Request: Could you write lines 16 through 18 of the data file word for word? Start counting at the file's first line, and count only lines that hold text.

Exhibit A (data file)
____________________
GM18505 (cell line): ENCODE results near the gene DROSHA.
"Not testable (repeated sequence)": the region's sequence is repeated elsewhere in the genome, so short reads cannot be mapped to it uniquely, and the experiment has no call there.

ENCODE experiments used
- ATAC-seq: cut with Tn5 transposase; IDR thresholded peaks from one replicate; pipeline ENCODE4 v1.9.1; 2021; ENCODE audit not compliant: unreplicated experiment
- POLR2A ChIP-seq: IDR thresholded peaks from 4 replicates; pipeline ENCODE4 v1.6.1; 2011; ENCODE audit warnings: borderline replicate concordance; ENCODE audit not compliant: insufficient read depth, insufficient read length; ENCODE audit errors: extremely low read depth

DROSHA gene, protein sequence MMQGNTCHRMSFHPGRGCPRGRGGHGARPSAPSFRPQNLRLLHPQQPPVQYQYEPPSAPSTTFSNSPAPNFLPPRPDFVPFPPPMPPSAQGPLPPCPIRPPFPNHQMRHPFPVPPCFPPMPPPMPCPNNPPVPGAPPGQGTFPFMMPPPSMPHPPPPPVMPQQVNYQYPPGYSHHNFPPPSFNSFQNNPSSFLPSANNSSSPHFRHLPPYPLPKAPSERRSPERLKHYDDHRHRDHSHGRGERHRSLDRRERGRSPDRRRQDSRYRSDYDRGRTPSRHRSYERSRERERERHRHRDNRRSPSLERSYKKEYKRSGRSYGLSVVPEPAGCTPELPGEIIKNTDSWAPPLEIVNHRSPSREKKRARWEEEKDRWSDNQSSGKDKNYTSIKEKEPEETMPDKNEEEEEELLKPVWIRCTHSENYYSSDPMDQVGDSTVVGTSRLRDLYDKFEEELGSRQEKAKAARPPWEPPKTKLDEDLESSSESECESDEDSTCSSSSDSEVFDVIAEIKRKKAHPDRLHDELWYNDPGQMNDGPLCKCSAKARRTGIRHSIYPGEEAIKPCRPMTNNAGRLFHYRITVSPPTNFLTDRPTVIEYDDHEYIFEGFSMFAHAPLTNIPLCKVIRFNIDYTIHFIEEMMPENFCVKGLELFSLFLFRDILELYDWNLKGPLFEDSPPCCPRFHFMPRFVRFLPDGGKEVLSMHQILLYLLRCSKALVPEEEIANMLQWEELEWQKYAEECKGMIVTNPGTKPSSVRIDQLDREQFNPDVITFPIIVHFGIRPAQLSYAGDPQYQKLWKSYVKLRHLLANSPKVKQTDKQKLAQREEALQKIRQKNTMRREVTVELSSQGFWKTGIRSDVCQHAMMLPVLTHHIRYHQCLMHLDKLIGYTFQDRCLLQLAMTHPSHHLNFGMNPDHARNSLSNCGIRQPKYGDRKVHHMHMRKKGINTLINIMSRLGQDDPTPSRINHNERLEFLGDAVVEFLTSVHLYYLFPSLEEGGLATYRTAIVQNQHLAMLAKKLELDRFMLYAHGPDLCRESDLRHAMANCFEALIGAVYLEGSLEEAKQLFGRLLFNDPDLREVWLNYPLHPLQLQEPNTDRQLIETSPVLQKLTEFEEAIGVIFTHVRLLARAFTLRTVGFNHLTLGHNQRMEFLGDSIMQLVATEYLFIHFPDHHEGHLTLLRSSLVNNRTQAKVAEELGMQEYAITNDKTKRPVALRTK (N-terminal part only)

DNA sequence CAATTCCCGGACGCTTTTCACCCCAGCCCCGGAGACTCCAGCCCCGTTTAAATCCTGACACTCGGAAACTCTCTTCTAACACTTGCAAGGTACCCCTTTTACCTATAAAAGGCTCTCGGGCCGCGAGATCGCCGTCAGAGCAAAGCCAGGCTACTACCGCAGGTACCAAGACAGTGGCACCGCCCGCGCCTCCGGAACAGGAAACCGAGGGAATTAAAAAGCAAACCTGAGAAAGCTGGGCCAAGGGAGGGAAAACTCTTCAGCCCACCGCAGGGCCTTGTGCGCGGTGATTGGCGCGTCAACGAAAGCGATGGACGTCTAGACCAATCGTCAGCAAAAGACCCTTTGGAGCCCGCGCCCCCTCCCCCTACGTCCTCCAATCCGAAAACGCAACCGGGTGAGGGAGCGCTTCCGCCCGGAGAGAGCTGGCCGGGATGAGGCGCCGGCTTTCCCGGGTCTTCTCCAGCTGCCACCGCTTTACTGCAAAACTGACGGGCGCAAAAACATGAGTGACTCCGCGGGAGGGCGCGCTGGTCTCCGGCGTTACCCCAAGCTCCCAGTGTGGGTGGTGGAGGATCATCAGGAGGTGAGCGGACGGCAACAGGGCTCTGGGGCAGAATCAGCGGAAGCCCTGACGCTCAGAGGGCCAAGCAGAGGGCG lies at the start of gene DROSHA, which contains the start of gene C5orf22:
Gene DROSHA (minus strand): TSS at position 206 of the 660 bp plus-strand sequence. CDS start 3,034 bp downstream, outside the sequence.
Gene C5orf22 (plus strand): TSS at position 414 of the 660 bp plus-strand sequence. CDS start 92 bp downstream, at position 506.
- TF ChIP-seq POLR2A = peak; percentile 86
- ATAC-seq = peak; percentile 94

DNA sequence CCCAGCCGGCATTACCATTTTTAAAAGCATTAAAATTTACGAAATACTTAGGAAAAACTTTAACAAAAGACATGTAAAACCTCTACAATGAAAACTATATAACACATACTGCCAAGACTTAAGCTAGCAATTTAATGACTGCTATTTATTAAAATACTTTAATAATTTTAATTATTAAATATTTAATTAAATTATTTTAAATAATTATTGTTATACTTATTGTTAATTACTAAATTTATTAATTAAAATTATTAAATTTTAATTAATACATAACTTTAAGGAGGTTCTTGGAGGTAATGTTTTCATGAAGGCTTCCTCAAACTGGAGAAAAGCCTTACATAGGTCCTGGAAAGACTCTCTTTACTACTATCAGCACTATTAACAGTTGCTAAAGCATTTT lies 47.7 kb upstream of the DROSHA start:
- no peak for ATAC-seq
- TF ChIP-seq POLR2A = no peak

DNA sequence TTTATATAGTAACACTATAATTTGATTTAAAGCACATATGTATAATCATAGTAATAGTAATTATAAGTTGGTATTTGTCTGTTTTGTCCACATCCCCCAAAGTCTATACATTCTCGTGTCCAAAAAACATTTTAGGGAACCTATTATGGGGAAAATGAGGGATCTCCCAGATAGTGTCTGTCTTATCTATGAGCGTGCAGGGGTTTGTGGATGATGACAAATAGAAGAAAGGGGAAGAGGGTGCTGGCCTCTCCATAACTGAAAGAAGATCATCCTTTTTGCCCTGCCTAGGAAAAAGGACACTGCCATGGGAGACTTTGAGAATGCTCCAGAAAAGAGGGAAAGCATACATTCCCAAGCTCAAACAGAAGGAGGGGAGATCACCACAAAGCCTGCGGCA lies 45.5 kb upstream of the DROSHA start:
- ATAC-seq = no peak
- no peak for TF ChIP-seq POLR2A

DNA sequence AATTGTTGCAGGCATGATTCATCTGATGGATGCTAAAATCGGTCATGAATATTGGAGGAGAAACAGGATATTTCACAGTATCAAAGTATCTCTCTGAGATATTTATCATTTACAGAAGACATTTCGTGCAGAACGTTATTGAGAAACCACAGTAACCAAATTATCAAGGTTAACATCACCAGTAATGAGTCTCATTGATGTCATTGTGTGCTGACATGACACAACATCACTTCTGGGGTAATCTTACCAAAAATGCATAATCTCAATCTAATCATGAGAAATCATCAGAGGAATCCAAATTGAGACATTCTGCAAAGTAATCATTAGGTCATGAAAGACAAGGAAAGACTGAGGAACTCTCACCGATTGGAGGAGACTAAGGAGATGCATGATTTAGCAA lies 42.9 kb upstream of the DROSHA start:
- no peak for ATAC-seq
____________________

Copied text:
- ATAC-seq = no peak
- no peak for TF ChIP-seq POLR2A

DNA sequence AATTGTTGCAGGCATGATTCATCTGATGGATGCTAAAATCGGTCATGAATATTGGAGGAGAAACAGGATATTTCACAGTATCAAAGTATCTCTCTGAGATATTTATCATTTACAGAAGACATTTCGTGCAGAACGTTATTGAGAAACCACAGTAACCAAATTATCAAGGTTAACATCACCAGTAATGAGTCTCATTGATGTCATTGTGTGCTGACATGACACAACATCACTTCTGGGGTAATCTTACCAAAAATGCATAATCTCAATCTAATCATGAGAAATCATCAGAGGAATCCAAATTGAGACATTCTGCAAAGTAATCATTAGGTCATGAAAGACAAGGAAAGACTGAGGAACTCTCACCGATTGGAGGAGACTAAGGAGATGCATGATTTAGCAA lies 42.9 kb upstream of the DROSHA start: